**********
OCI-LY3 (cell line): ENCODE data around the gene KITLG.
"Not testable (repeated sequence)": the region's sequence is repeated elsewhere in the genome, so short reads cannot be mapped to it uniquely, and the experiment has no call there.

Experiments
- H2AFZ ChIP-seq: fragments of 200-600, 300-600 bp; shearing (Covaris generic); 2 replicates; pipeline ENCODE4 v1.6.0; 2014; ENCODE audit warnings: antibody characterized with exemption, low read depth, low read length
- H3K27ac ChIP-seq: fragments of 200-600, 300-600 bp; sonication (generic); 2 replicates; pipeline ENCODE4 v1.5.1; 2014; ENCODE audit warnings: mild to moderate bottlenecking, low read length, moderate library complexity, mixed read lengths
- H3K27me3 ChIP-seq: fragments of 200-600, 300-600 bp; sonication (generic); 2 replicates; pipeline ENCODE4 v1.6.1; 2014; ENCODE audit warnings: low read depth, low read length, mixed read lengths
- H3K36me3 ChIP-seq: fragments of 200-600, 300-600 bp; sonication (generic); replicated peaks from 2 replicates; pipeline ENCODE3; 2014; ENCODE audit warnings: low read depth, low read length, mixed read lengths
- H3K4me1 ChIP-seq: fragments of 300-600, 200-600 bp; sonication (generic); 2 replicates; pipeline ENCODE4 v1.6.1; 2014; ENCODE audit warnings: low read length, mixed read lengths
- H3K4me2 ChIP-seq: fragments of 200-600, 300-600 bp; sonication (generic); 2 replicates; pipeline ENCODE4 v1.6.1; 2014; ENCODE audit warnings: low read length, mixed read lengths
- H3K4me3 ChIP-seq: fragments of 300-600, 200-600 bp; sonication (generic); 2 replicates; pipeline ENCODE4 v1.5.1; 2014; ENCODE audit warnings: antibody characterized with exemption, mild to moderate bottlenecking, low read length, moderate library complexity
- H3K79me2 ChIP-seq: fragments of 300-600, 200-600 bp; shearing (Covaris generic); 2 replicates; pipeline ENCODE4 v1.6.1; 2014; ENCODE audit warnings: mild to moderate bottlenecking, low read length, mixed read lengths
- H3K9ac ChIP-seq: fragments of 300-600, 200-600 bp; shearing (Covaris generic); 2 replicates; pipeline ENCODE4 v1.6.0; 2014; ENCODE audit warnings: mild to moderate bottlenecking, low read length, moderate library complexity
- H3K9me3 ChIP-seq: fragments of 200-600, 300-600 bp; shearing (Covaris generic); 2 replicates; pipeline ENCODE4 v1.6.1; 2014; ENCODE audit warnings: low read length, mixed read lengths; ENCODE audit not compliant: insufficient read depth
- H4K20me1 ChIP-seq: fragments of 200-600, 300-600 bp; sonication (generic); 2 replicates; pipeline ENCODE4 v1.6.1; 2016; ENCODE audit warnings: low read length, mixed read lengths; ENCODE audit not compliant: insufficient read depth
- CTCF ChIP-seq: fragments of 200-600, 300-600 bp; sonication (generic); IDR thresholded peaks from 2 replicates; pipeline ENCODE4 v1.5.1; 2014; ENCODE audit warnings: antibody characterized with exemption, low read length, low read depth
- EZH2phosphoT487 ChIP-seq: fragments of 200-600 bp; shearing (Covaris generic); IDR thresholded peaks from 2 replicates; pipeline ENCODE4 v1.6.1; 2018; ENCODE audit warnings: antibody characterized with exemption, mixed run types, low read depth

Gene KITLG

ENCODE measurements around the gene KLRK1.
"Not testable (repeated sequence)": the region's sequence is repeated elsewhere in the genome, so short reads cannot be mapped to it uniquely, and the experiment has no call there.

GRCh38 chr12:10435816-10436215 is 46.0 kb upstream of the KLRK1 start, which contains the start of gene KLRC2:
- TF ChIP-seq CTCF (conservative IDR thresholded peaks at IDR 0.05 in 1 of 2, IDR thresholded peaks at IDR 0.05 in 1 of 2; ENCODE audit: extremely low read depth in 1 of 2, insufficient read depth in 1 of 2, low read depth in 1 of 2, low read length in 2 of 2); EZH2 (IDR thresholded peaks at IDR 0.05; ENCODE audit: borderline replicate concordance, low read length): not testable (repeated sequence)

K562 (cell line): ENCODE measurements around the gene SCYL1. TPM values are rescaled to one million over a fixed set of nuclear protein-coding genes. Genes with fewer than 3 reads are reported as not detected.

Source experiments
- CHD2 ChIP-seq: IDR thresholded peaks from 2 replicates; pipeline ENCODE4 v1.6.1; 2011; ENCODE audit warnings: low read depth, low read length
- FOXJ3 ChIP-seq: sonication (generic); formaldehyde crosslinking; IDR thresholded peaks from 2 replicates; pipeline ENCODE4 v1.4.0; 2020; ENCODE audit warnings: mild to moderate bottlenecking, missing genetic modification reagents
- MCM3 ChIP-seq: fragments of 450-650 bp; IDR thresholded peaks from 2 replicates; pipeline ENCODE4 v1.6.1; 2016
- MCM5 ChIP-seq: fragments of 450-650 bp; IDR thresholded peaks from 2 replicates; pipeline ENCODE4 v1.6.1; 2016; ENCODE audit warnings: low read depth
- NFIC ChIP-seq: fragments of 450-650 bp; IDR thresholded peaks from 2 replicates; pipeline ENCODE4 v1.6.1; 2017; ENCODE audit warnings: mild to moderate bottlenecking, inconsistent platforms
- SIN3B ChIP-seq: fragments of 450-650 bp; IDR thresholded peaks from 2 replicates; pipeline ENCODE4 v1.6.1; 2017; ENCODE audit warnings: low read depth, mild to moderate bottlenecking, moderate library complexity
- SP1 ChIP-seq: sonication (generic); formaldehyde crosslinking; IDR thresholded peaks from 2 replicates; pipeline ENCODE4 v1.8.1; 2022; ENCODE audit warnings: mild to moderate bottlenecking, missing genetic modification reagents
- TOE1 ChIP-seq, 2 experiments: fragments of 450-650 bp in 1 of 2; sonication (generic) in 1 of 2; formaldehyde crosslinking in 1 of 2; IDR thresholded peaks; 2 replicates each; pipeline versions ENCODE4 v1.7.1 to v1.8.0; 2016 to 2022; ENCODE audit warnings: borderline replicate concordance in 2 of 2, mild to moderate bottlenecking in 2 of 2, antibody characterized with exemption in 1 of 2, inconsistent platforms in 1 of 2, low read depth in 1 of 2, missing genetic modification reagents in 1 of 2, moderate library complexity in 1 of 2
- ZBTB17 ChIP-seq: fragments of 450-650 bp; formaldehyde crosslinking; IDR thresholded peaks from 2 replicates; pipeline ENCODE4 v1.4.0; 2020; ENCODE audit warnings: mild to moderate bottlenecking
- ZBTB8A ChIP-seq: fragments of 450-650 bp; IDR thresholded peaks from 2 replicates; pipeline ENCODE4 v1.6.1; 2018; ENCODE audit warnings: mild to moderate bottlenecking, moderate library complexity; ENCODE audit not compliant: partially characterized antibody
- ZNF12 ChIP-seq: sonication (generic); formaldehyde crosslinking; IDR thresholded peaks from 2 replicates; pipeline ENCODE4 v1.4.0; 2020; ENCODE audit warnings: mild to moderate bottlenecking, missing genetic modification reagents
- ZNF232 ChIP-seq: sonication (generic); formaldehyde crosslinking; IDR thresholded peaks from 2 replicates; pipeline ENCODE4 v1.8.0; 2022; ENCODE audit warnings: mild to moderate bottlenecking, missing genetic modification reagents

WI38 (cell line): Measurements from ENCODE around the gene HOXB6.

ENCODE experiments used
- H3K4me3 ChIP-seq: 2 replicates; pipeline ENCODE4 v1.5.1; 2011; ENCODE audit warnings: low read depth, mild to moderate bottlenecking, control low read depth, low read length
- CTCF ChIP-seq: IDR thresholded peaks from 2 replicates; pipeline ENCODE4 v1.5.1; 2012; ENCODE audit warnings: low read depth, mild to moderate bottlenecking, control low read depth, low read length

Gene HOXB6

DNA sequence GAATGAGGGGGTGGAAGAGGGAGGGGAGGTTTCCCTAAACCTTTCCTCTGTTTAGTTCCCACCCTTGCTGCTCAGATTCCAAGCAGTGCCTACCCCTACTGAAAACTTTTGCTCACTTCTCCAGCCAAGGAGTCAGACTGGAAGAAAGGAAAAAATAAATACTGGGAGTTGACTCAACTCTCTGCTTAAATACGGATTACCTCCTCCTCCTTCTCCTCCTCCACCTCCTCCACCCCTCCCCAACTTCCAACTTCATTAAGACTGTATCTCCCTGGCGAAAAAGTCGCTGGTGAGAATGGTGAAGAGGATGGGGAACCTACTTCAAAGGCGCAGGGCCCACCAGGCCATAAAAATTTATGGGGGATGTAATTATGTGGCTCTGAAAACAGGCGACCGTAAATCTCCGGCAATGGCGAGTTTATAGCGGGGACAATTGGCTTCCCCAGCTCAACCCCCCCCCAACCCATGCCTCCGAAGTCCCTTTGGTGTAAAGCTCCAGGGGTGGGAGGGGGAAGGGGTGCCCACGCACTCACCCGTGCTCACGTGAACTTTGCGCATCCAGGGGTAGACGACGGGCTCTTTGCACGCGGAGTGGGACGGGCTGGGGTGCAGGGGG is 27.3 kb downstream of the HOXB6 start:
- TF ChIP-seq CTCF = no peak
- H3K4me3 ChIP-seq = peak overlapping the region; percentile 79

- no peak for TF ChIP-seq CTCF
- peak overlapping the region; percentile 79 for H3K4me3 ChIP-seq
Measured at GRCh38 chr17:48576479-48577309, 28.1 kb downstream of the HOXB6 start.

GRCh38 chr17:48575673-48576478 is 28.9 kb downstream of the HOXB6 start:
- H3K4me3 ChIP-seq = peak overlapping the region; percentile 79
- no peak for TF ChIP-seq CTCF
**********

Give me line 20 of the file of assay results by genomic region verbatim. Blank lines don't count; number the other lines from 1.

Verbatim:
GRCh38 chr12:10435816-10436215 is 46.0 kb upstream of the KLRK1 start, which contains the start of gene KLRC2: